Monday 21 February 2011

CBI ‘living in a Thatcherite wonderland’ – UNISON response to CBI submission

Mon 21 February 2011

UNISON, Scotland’s largest union in public services, has criticised a submission by the CBI on the future delivery of public services claiming it is living in a Thatcherite wonderland.

The union says the CBI’s call for private companies to have a ‘right to bid’ to deliver public services would lead to a complex chain of contractual relationships with huge cost implications. It would also require an army of people to manage it, taking staffing resources away from where they are needed most – delivering frontline services.

In its submission to the Christie Commission – a group established by the Scottish Government to look at the long term pattern of public service delivery in Scotland – the CBI also talks of privatising Scottish Water, a move which would cost the taxpayer far more than keeping it in public hands.

Mike Kirby, UNISON’s Scottish Secretary, said: “Public money is for delivering public services, not lining shareholders’ pockets, and the CBI’s talk of a ‘right to bid’ for public services quite clearly shows they are living in a Thatcherite wonderland.

“The evidence on privatisation, outsourcing and shared services is not that they are cheaper and better run – quite the opposite. We have seen time and time again the huge failures of privatisation; a perfect example is the outsourcing of hospital cleaning which resulted in the number of cleaners being cut in half and hospital infections rising as a result.

“The CBI is merely bowing to the myth that privatisation will deliver savings and improvements while experience shows it breaks up integrated provision, lowers standards and costs the public twice as much.”


Notes to editors:
Other examples of the massive failures of privatisation are: 

1.     In November last year, a leaked report revealed that British Telecom was overcharging Liverpool City Council by £10 million a year for outsourced services. The controversial report, conducted by the council itself, criticised what has been regarded as one of the UK’s flagship outsourcing projects. It highlighted that the council could save £23 million a year by cancelling the contract for IT services and a call-centre operation, and taking the work in-house.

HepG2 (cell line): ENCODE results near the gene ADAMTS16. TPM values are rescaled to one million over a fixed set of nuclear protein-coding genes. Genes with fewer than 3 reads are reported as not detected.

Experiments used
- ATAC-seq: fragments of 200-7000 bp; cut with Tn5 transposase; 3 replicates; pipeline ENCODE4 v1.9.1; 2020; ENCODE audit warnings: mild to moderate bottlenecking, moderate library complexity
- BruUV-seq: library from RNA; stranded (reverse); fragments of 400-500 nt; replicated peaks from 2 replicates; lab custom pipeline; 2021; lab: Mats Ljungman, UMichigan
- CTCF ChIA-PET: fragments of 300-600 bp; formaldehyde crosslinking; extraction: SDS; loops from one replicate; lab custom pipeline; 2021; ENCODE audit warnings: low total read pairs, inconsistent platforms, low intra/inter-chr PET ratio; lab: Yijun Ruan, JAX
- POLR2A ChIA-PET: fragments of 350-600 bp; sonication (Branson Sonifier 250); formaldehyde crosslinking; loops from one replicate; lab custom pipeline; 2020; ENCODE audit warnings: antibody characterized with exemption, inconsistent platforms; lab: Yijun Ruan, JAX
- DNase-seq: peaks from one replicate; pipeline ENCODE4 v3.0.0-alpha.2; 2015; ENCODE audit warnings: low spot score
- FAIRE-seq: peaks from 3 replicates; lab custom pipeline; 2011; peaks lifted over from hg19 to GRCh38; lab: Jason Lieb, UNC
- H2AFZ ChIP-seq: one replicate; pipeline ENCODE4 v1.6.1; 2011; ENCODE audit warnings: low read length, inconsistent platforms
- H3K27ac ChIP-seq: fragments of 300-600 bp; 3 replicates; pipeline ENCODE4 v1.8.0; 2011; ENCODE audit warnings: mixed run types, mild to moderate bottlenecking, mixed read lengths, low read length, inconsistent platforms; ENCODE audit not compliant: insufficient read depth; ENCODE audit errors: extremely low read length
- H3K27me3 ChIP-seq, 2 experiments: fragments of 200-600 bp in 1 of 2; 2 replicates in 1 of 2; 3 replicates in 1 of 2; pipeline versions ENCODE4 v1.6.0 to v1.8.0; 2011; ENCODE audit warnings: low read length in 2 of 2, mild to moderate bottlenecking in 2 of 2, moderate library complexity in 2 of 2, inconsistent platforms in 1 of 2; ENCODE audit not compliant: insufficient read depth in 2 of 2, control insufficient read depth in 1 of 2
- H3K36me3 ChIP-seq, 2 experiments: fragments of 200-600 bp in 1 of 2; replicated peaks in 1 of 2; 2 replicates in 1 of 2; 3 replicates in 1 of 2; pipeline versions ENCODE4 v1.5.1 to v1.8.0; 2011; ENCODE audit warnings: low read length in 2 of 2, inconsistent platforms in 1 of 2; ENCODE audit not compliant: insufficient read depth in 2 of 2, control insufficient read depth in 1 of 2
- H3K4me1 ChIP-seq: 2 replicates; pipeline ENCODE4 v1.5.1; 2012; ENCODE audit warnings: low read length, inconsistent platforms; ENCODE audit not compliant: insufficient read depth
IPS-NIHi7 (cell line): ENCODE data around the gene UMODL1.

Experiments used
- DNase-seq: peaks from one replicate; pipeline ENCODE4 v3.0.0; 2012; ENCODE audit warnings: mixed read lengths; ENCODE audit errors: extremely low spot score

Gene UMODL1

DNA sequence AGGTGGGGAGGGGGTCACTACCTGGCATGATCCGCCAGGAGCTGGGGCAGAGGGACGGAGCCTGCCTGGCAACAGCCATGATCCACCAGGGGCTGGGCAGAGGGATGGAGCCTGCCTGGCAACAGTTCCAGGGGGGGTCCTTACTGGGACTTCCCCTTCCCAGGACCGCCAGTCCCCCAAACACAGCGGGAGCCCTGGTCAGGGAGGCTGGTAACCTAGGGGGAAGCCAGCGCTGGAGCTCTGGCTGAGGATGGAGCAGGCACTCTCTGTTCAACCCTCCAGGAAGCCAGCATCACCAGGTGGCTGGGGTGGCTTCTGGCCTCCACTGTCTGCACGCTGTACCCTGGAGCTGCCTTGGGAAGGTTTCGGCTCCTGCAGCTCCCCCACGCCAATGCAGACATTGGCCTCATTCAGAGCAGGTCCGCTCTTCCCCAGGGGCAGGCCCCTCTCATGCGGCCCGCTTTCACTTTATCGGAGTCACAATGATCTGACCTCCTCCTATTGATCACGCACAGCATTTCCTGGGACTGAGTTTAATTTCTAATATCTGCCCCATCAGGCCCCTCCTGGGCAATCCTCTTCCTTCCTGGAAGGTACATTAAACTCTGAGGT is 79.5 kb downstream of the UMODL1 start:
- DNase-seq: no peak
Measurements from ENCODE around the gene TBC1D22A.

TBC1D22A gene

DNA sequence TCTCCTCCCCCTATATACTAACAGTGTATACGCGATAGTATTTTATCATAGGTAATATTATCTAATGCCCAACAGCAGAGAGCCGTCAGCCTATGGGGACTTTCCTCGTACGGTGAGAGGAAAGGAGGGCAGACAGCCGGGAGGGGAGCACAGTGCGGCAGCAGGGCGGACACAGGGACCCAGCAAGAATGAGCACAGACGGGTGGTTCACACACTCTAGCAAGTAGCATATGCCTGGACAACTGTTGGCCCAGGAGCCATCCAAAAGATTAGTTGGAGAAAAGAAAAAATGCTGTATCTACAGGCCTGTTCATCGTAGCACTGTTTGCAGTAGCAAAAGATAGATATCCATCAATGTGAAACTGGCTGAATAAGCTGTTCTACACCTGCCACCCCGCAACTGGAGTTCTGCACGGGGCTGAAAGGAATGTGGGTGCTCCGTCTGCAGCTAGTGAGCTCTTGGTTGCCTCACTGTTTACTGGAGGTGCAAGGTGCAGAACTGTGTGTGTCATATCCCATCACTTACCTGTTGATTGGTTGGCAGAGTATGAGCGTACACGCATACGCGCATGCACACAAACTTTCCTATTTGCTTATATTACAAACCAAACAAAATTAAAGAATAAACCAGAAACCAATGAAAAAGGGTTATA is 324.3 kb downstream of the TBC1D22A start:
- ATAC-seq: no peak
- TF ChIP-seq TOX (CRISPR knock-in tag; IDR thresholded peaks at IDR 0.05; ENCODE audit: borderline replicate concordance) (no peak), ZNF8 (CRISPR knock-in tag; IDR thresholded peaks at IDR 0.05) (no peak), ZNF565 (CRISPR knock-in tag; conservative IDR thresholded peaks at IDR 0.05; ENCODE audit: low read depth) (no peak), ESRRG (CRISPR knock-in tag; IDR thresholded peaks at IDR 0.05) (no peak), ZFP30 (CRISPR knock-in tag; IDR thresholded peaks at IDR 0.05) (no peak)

2.     Last week, it was revealed that two Scottish police forces are considering privatising cells in a bid to save money. Press reports revealed the two forces were in discussions with private security firm G4 Security to provide prison cells. UNISON condemned the plans as “crazy” and claimed it would result in another costly PFI scheme which would be bad value for money for the taxpayer. One of the police forces in England that tried this is Staffordshire. As a result of a freedom of information request from the UNISON police branch, we now know that the service costs three times more than the original cost of the in-house provision.


Tuesday 15 February 2011

Police cells privatisation suggestion 'crazy' says police staffs union

Tues 15 February 2011 

Police staffs union UNISON today (Tues) called apparent proposals to privatise police cells "crazy" and claimed that they would result in another costly PFI scheme which would be bad value for money for the taxpayer. The comments came after press reports that two Scottish police forces were in discussions with private security firm G4 Security to provide prison cells.

The track record of G4 in handling prisoners and running prisons does not inspire confidence.

This is the company which ran the Oakington detention centre where violence against prisoners and racial abuse against inmates was exposed in a BBC documentary at the Oakington detention centre. The Prison Ombudsman’s report described the centre as having a "subculture of nastiness". Group 4 left the security manager in charge of the centre in post.

This is the company which ran the Yarls Wood detention centre in Bedfordshire where fire caused around £35 million in damages. Group 4 had ignored the fire brigade's warnings that a sprinkler system should be installed before the centre was opened.

This is the company which ran Campsfield detention centre - scene of inmate suicides and repeated complaints of violence against detainees. It eventually burnt down.

This is the company which runs HMP Rye Hill, about which in her latest report (Jul 2009) the Chief Inspector of Prisons for England and Wales noted that against three of the four tests for a healthy prison the establishment was "still not performing sufficiently well." On safety Rye Hill was performing "reasonably well." This standard however has only been reached following three previous reports over eight years. Each time the chief inspector "raised serious concerns about safety at the establishment and expressed concern about the ability of staff to maintain order and control."

Amongst the latest findings "reception remained a poor facility and induction relied too heavily on prisoner orderlies." Staff at the prison "remained stretched" and this "limited the quantity and quality of interactions with prisoners." There remained a need for managers to be much more visible on the wings

This is the prisons company which made a 20% increase profit to £417.1 million for the financial year ended 31 December 2009.

UNISON Scotland organiser Dave Watson said: